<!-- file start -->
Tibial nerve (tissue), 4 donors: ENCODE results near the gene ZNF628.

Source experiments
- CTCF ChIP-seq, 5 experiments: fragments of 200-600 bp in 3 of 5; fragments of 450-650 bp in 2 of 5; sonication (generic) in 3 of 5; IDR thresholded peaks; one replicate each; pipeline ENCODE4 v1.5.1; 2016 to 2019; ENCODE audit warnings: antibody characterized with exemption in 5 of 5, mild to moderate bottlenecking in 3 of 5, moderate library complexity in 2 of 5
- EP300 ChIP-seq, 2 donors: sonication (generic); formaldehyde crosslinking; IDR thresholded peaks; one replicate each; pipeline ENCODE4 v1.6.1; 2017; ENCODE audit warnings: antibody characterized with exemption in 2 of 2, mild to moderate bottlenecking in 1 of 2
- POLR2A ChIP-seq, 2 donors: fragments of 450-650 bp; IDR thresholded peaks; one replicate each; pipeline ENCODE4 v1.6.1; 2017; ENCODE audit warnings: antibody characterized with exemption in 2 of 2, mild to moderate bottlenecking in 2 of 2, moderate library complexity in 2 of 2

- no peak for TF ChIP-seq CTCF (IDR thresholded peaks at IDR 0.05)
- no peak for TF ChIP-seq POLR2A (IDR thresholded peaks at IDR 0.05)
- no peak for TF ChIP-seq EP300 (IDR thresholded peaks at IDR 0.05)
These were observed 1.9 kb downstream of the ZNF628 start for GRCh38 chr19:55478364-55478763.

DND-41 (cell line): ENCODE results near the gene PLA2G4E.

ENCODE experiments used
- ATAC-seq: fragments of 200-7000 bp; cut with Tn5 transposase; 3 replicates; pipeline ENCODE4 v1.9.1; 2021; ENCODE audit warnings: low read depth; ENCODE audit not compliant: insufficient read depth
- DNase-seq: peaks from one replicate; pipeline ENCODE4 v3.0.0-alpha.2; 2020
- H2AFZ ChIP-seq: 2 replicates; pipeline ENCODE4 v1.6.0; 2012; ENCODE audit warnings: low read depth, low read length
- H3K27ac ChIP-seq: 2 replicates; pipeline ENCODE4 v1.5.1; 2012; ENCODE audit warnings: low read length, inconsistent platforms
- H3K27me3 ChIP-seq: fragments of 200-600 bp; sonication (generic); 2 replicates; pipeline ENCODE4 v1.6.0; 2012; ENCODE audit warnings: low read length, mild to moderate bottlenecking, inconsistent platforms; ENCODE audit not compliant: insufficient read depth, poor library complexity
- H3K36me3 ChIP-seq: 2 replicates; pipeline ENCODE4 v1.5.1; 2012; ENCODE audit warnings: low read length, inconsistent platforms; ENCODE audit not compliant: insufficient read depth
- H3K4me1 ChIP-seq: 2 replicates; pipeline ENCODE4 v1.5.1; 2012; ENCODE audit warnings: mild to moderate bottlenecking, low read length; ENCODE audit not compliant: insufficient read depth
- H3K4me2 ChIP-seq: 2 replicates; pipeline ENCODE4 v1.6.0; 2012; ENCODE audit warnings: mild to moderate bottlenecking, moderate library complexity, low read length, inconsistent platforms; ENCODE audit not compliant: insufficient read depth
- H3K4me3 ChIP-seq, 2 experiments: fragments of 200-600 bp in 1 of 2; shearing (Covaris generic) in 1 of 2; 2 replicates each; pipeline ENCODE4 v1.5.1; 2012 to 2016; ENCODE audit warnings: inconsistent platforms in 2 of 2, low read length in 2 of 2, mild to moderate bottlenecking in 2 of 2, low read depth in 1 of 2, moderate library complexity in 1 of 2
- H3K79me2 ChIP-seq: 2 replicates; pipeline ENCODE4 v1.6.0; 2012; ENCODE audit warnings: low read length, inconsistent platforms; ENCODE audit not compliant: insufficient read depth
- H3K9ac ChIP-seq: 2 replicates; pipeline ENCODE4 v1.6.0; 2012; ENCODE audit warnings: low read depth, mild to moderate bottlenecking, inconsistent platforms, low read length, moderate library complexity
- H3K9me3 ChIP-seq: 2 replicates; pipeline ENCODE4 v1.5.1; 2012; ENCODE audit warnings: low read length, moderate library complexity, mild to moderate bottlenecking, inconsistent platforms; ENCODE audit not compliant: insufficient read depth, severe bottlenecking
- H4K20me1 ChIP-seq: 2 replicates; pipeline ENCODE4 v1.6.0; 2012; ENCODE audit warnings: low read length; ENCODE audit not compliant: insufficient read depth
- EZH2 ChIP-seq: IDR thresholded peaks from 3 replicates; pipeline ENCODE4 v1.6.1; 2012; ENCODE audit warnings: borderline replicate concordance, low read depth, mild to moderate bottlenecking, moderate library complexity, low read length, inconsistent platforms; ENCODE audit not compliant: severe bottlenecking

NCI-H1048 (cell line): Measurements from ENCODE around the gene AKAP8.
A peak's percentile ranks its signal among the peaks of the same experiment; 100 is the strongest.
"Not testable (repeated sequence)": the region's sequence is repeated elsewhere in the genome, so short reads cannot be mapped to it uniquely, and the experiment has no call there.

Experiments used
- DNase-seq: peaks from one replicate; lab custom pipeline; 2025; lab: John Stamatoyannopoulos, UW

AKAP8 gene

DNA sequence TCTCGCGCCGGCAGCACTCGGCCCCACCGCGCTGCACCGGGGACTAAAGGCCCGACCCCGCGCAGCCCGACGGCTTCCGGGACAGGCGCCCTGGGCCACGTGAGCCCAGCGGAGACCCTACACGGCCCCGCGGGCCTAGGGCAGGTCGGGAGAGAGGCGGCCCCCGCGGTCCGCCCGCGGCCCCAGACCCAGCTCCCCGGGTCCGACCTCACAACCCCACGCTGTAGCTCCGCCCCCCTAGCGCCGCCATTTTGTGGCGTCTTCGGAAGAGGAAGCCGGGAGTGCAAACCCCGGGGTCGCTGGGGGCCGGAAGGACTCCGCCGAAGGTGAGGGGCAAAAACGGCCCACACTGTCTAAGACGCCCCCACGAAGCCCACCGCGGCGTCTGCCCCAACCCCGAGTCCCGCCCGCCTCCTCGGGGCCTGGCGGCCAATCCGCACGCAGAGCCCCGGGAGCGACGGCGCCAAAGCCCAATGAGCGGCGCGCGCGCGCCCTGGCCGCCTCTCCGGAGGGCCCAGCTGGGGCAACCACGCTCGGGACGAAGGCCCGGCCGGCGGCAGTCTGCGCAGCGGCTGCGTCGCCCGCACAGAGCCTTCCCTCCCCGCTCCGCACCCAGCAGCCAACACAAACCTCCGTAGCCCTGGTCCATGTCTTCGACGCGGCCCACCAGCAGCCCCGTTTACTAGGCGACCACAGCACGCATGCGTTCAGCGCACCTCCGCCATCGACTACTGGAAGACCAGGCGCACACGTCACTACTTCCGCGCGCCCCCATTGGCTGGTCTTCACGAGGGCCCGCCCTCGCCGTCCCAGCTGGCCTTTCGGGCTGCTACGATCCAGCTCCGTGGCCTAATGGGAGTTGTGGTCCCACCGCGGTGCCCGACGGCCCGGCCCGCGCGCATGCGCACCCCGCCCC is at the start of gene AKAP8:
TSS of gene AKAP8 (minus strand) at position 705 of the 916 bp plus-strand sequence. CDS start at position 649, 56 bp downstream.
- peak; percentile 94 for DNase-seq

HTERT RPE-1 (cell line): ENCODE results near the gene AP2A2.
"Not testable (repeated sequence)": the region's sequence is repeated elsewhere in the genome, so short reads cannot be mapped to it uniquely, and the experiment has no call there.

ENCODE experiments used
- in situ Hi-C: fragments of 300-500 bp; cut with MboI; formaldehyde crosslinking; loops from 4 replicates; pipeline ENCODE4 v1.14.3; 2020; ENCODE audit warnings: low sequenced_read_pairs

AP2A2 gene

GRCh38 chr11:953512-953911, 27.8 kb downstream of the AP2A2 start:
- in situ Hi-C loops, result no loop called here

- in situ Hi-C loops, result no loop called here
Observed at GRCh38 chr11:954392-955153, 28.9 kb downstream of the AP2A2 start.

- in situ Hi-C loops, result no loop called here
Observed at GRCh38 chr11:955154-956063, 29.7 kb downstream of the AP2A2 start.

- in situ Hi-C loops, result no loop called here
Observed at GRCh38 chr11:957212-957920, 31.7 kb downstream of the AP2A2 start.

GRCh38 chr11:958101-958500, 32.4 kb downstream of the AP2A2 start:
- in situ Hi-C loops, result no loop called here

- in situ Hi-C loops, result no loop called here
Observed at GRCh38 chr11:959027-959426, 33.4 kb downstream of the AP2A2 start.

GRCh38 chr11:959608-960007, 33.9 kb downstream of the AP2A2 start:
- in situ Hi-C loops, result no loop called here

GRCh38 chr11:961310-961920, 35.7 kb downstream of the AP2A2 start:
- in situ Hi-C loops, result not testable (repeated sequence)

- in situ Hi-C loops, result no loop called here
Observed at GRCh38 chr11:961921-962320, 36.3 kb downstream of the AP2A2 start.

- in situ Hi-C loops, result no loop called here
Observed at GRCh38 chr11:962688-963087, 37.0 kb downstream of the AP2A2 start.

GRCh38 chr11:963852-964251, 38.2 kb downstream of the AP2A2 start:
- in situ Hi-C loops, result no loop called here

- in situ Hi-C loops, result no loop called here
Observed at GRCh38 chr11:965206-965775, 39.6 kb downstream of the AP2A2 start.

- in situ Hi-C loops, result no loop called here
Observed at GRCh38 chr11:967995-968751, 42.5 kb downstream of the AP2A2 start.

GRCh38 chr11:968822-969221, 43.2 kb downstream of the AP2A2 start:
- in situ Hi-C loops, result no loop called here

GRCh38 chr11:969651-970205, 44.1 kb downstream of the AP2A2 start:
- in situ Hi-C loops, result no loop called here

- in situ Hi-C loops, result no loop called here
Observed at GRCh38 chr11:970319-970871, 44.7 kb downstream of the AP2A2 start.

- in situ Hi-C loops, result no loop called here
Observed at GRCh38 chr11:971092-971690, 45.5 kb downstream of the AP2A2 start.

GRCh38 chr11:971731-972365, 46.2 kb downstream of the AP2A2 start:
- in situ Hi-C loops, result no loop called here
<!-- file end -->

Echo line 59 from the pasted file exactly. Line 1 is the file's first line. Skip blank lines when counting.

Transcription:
Observed at GRCh38 chr11:962688-963087, 37.0 kb downstream of the AP2A2 start.